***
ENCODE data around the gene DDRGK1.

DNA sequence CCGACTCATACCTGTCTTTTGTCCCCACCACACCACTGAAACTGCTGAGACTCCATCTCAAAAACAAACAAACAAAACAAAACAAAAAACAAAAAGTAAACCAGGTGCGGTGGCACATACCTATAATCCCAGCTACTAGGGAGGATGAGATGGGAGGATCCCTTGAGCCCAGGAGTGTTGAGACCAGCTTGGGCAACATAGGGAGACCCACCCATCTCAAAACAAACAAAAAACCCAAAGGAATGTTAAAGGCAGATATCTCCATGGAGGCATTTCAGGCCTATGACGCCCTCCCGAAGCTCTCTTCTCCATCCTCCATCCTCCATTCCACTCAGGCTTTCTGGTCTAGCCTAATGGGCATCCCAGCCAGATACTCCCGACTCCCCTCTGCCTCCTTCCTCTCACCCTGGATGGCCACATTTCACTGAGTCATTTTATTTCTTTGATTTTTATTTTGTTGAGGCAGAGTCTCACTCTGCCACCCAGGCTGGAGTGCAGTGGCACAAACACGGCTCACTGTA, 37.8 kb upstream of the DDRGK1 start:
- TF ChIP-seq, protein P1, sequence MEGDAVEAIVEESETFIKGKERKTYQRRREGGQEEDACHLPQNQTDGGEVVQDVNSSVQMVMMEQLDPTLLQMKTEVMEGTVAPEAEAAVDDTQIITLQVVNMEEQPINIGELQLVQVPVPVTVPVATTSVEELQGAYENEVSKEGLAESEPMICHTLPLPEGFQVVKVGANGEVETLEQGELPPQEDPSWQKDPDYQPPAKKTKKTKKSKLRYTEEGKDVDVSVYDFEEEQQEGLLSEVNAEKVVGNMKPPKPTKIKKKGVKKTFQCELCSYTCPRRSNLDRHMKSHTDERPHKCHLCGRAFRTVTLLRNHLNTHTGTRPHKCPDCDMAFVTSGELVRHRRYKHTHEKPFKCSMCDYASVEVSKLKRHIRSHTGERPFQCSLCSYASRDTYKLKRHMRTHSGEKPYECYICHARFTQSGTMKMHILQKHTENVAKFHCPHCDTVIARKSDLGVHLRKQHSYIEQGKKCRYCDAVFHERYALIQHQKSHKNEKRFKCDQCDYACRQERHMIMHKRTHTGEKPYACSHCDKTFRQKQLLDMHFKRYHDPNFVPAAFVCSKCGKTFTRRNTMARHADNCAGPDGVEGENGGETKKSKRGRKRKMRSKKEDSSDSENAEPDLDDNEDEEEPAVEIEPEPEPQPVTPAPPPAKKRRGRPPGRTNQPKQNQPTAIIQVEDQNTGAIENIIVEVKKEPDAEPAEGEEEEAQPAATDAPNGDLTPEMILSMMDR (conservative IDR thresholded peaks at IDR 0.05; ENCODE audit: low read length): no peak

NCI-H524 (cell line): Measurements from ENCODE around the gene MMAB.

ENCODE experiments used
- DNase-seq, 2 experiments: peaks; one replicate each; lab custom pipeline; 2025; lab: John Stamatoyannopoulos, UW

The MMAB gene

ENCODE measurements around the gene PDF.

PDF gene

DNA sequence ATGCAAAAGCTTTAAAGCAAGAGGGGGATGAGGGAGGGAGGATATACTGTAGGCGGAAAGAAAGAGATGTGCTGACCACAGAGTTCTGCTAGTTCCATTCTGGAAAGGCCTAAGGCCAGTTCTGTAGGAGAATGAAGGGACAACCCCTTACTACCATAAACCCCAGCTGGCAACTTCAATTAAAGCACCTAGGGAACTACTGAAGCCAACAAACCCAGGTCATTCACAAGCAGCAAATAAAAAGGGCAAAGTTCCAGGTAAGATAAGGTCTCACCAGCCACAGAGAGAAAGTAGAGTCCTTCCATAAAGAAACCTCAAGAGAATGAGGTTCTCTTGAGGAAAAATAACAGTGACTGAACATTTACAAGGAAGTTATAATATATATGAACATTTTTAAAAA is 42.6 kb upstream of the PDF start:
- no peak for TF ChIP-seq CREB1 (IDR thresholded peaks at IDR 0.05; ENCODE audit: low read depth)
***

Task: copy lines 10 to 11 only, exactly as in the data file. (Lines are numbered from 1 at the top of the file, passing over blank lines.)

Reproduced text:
DNA sequence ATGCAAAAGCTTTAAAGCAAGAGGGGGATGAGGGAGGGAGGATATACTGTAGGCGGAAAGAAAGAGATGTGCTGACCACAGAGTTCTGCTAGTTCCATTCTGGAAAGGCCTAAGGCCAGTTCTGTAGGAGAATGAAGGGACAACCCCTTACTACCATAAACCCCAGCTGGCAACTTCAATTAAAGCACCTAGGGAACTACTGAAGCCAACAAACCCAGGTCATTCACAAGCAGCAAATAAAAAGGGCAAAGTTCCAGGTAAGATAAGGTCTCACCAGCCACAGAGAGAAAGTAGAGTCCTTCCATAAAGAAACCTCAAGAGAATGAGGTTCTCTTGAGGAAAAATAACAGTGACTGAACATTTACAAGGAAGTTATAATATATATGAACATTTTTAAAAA is 42.6 kb upstream of the PDF start:
- no peak for TF ChIP-seq CREB1 (IDR thresholded peaks at IDR 0.05; ENCODE audit: low read depth)